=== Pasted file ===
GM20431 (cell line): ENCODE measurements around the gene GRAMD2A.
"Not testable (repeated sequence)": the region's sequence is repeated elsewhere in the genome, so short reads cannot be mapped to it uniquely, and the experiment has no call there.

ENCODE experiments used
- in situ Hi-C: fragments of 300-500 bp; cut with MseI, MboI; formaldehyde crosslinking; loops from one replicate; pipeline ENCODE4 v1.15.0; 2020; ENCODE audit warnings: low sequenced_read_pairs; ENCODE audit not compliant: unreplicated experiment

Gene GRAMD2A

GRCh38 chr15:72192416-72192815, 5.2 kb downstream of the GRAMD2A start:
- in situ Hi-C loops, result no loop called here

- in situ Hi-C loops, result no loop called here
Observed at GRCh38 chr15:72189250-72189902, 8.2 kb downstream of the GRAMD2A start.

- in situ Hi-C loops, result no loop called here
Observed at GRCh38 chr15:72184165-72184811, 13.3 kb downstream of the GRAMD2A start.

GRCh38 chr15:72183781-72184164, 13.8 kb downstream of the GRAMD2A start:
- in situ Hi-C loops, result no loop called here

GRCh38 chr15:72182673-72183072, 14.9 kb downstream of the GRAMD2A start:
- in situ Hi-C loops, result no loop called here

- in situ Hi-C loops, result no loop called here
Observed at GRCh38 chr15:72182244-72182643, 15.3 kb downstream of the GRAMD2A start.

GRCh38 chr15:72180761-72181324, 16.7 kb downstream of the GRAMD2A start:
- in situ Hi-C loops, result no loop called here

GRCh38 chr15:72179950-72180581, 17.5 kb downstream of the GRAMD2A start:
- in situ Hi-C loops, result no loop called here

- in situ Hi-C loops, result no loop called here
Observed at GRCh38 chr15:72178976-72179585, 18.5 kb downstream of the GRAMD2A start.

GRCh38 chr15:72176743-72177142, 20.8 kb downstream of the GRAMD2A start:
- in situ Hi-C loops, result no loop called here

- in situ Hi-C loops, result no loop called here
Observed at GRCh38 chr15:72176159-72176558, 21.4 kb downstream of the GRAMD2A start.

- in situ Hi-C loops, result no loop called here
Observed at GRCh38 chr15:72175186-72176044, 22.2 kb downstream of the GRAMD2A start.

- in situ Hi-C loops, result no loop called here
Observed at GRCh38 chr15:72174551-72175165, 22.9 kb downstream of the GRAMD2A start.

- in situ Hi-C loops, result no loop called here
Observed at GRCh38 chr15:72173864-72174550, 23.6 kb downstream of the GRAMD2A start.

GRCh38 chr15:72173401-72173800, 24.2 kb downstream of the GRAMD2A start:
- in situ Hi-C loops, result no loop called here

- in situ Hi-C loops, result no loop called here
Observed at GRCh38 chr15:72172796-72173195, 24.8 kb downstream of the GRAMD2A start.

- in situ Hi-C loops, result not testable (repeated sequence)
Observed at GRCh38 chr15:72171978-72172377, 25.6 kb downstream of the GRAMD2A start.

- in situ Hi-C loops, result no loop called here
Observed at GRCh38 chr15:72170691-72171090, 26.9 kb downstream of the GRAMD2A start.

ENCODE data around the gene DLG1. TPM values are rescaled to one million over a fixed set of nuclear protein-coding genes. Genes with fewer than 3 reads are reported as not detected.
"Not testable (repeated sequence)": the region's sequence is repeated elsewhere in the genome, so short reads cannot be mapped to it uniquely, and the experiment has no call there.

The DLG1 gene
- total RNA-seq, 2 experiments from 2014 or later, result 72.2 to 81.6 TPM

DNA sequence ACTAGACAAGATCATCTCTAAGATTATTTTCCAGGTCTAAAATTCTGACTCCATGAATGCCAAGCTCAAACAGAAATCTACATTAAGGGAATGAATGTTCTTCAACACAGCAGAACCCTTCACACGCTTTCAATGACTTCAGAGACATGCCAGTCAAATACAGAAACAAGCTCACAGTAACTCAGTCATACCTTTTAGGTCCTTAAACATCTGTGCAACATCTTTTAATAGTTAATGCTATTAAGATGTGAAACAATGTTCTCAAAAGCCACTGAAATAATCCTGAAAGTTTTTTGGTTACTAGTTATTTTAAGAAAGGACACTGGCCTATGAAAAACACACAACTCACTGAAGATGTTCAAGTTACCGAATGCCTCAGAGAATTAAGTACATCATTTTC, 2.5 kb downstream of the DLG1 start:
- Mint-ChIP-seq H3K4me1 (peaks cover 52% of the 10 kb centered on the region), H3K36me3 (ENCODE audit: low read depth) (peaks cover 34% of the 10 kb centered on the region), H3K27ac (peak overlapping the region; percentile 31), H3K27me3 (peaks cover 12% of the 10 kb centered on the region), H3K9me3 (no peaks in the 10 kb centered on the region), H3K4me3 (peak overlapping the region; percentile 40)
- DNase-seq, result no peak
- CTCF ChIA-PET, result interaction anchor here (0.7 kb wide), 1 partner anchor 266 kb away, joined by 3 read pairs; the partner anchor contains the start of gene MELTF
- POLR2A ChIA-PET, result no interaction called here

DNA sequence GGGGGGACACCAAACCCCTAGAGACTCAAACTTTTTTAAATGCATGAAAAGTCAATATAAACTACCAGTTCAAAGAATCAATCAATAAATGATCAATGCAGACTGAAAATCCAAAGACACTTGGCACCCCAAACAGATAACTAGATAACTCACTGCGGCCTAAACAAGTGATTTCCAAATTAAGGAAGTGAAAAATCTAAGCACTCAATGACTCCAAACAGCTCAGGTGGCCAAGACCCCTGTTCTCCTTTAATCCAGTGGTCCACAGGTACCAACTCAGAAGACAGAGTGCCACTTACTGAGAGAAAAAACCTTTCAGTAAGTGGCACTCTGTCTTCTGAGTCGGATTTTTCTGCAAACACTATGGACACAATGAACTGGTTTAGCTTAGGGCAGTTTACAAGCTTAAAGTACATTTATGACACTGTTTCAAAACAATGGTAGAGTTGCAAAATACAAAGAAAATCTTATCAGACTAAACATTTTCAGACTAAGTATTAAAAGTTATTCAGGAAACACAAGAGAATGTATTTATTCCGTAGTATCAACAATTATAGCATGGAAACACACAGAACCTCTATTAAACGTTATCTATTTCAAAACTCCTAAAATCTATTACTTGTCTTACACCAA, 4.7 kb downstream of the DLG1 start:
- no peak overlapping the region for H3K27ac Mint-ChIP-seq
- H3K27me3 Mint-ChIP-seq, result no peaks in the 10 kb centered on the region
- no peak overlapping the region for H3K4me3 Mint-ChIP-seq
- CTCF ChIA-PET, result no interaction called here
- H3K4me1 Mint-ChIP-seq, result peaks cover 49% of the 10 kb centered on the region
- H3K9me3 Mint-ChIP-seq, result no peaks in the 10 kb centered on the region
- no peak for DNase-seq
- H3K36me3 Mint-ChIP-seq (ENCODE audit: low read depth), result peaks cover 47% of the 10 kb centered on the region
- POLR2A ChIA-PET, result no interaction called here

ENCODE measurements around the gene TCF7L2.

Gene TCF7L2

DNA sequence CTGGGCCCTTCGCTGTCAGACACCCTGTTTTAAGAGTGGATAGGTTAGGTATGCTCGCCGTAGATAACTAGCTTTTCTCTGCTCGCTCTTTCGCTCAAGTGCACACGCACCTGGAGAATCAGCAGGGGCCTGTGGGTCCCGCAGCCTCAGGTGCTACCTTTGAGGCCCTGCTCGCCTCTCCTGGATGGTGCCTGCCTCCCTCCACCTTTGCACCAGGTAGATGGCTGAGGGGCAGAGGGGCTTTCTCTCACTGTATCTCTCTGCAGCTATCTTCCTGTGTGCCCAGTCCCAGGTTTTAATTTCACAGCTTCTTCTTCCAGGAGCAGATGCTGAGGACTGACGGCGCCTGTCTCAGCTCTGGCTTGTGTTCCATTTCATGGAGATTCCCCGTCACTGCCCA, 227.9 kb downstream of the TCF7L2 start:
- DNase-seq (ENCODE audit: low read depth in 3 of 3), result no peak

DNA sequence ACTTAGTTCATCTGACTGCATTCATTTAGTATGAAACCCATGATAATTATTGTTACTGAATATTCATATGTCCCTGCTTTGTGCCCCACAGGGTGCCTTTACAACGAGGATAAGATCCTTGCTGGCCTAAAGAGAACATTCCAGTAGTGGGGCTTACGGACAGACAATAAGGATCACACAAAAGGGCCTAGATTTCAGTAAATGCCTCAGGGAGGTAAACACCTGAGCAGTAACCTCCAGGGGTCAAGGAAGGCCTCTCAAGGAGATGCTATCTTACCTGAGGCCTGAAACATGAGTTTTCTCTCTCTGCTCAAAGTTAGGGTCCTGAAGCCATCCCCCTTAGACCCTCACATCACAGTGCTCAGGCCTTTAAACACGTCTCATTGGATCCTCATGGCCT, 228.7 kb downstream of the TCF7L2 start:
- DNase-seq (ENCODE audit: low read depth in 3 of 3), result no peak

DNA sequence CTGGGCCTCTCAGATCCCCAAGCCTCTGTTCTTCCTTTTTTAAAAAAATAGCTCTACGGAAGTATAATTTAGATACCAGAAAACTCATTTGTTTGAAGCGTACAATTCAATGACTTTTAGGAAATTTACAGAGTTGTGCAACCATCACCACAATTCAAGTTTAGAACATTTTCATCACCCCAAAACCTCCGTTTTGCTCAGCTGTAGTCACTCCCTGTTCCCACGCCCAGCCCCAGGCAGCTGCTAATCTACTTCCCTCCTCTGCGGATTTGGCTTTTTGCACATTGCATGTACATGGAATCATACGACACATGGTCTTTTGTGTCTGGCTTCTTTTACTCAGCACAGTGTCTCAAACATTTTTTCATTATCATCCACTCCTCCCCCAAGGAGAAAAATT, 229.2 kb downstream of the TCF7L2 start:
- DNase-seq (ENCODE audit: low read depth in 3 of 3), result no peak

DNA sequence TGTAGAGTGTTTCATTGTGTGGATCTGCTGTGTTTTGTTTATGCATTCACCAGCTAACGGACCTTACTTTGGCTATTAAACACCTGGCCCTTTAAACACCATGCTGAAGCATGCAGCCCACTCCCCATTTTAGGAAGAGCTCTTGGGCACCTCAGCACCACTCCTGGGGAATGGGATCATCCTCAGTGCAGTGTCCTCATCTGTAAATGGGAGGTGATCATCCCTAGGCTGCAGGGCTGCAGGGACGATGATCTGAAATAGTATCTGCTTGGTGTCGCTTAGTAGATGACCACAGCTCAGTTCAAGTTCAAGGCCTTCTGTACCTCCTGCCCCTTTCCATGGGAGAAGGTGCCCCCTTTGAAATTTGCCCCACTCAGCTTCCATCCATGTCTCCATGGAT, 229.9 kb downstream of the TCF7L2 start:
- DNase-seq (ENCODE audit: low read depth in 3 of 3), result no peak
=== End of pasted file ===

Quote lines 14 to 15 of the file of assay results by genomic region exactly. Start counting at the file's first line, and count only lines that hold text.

GRCh38 chr15:72182673-72183072, 14.9 kb downstream of the GRAMD2A start:
- in situ Hi-C loops, result no loop called here